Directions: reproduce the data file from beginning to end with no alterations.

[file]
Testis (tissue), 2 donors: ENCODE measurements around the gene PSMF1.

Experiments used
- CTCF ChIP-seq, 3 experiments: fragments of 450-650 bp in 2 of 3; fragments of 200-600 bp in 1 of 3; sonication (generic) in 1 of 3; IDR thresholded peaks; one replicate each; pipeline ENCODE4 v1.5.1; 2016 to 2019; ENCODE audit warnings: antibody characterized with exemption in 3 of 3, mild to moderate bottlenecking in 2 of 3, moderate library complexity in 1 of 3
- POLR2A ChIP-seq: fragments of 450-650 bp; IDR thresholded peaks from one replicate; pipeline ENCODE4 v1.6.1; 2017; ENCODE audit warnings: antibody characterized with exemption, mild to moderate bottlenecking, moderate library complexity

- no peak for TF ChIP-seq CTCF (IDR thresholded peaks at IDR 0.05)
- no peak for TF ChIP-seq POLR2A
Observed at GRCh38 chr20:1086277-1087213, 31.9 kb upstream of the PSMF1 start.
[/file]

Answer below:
Testis (tissue), 2 donors: ENCODE measurements around the gene PSMF1.

Experiments used
- CTCF ChIP-seq, 3 experiments: fragments of 450-650 bp in 2 of 3; fragments of 200-600 bp in 1 of 3; sonication (generic) in 1 of 3; IDR thresholded peaks; one replicate each; pipeline ENCODE4 v1.5.1; 2016 to 2019; ENCODE audit warnings: antibody characterized with exemption in 3 of 3, mild to moderate bottlenecking in 2 of 3, moderate library complexity in 1 of 3
- POLR2A ChIP-seq: fragments of 450-650 bp; IDR thresholded peaks from one replicate; pipeline ENCODE4 v1.6.1; 2017; ENCODE audit warnings: antibody characterized with exemption, mild to moderate bottlenecking, moderate library complexity

- no peak for TF ChIP-seq CTCF (IDR thresholded peaks at IDR 0.05)
- no peak for TF ChIP-seq POLR2A
Observed at GRCh38 chr20:1086277-1087213, 31.9 kb upstream of the PSMF1 start.